The third battle is the one between Iran and Saudi Arabia which started at the very beginning of Islam. This battle is partly religious – between Sunni and Shia – but mainly about power. Persia has always been an important regional power. Iran wants this status back and is dreaming of a greater Persia. That’s why Iran makes surprising alliances. It for example supports the Muslim Brotherhood dictatorship of Al Bashir in Sudan and Hamas in the Gaza strip, both Sunni. It also supports the Shia in Iraq as well as some extreme Sunni fighters in Syria in order to destabilize the more moderate opposition. This battle is also the reason why Saudi Arabia refused its seat in the UN Security Council as it thinks the US is making a major mistake in negotiating with Iran.
Understanding these three battle lines helps to explain why the deeply Wahabi Saudi Arabia is supporting the Salafis in Egypt but also the nationalist Field Marshall Sisi, why it is uniting the Gulf countries against Qatar, why it is at the same time supporting all kinds of rebels in Syria and why there is an intelligence cooperation with Israel when Iranian arms are on their way to Gaza. It also helps to explain why Erdogan is supporting the Muslim Brotherhood in Egypt against the Saudis, but is cooperating with the Saudis against Assad in Syria. And it clarifies why Egypt under Morsi was working on a rapprochement with Iran, but supporting the Syrian opposition, while Egypt under Sisi is not talking to Iran, but doesn’t want the Arab League to condemn Bashar Al Assad.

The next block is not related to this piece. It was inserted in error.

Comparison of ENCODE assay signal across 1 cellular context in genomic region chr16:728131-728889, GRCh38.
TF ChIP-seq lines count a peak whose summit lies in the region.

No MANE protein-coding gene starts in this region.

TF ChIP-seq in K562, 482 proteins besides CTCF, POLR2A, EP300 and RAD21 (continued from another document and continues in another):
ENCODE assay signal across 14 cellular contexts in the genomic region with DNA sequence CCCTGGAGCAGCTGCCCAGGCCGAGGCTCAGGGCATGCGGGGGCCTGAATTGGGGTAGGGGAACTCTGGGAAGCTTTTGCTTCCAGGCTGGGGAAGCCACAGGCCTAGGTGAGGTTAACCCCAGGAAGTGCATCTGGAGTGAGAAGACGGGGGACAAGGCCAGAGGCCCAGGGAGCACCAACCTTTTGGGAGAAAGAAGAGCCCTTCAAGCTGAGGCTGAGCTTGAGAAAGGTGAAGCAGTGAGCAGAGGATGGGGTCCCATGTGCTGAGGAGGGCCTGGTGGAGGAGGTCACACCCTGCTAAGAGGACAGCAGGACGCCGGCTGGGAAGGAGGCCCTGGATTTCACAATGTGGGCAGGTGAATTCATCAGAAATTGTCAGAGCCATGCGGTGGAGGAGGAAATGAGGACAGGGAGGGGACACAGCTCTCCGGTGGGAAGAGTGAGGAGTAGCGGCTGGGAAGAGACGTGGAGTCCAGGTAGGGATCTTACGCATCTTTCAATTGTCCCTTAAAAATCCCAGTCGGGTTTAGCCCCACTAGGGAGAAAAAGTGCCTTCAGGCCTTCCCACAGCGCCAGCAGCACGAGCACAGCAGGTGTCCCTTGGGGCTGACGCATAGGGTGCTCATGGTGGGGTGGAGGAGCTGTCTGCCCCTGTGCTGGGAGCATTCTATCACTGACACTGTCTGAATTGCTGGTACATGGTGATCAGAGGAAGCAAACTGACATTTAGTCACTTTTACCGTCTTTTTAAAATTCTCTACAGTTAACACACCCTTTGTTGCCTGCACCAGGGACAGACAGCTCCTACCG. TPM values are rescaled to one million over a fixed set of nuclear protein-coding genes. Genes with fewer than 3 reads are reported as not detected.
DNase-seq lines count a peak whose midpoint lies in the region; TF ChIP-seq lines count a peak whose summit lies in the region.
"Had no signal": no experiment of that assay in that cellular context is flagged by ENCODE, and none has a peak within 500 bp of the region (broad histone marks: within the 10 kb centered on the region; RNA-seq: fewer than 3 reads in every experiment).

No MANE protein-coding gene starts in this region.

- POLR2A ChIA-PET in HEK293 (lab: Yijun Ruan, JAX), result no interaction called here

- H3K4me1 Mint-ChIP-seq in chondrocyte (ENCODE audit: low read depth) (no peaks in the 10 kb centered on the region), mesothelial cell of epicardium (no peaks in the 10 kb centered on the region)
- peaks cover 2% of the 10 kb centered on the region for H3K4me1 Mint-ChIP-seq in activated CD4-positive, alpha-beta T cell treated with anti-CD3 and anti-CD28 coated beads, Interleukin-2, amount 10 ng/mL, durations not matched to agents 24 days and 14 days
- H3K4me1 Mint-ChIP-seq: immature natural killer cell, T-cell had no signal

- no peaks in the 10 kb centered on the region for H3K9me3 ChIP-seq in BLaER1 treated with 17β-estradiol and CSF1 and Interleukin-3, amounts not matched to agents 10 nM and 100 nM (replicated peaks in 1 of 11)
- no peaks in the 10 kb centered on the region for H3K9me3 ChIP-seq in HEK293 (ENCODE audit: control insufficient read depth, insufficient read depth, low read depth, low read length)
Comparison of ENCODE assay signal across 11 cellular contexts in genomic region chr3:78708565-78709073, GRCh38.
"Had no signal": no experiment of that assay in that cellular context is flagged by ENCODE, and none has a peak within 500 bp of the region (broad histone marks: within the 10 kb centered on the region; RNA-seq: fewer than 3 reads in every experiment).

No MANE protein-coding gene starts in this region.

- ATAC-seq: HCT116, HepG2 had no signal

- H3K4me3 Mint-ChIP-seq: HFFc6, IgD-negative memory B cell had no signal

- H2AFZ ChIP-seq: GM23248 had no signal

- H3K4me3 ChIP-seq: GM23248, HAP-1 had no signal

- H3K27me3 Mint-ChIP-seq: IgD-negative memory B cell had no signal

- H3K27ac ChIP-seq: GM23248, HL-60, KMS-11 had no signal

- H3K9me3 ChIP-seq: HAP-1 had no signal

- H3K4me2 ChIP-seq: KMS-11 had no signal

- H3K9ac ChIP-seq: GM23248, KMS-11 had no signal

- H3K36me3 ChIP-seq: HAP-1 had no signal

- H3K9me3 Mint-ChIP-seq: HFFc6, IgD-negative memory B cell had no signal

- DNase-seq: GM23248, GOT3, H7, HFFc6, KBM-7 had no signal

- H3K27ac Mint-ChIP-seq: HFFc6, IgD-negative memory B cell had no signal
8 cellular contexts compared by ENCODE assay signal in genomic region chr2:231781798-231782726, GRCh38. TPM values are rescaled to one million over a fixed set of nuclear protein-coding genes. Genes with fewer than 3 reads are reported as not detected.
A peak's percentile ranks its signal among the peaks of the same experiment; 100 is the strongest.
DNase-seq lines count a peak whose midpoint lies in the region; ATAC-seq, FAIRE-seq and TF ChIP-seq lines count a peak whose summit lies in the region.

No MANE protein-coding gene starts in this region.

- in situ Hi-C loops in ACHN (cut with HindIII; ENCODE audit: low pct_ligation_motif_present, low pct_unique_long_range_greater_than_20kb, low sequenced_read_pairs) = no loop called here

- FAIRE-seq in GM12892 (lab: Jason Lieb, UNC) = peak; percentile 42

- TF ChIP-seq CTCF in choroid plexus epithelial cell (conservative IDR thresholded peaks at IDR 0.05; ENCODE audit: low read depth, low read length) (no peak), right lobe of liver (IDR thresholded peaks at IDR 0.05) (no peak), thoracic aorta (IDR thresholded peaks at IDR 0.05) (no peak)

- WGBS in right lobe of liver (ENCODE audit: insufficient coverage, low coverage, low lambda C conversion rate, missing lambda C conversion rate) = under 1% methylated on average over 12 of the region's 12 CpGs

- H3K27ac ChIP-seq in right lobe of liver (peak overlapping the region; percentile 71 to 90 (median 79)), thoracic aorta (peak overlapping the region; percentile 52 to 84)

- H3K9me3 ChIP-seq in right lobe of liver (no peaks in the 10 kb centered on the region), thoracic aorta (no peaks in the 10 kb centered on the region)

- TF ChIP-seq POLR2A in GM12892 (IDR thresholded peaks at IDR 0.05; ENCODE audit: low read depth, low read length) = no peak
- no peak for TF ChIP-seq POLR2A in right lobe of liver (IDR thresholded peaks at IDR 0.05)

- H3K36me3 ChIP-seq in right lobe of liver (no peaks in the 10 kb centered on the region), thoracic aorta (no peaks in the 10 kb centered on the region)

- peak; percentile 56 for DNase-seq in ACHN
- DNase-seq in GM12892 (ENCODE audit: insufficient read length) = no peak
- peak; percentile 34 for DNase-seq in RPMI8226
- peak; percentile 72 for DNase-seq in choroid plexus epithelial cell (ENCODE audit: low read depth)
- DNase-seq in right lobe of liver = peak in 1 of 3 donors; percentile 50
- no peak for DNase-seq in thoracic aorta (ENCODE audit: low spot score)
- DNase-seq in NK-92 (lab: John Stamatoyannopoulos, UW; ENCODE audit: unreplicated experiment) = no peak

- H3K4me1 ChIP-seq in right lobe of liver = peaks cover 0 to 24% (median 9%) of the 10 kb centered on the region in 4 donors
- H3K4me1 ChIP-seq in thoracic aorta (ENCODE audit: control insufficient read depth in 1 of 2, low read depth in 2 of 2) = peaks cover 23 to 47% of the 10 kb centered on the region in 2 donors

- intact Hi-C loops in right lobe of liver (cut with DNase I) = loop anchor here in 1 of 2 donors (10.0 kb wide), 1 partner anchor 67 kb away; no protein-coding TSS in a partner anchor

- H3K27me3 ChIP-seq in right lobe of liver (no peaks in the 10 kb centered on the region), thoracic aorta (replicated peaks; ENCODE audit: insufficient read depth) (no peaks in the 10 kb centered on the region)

This overview of just three of the ‘battles’ going on in the Arab world is way too short and needs much more nuances in order to be correct. It’s only a short introduction to the complexity of the Arab world of today. Again, I fully support the call of Mr Blair for a real commitment in the Arab world. However, a commitment based on wrong and simplistic assumptions will only lead to a new disaster. It’s time to learn from the past and from all the mistakes the West has made in this region. And let us not forget that many of the problems in the Arab world of today are a result of a wrong and perfide policy of the West. Declaring Islamists the enemies of the world is repeating the same appalling mistake as after 9/11. It resulted in the illegal war in Iraq and destabilized the Arab world. But also, back then it created a vicious Islamophobia of which all secular Muslims became victim as well. It also made our Western societies more close-minded, leading to a certain victory for the far-right parties in the European elections on 25 May. Frankly, Mr Blair, I cannot believe you are doing it again.
 For the full text of the speech: http://www.tonyblairoffice.org/news/entry/why-the-middle-east-matters-keynote-speech-by-tony-blair/
by Koert Debeuf
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Categories: Koert Debeuf Column, Leadership in History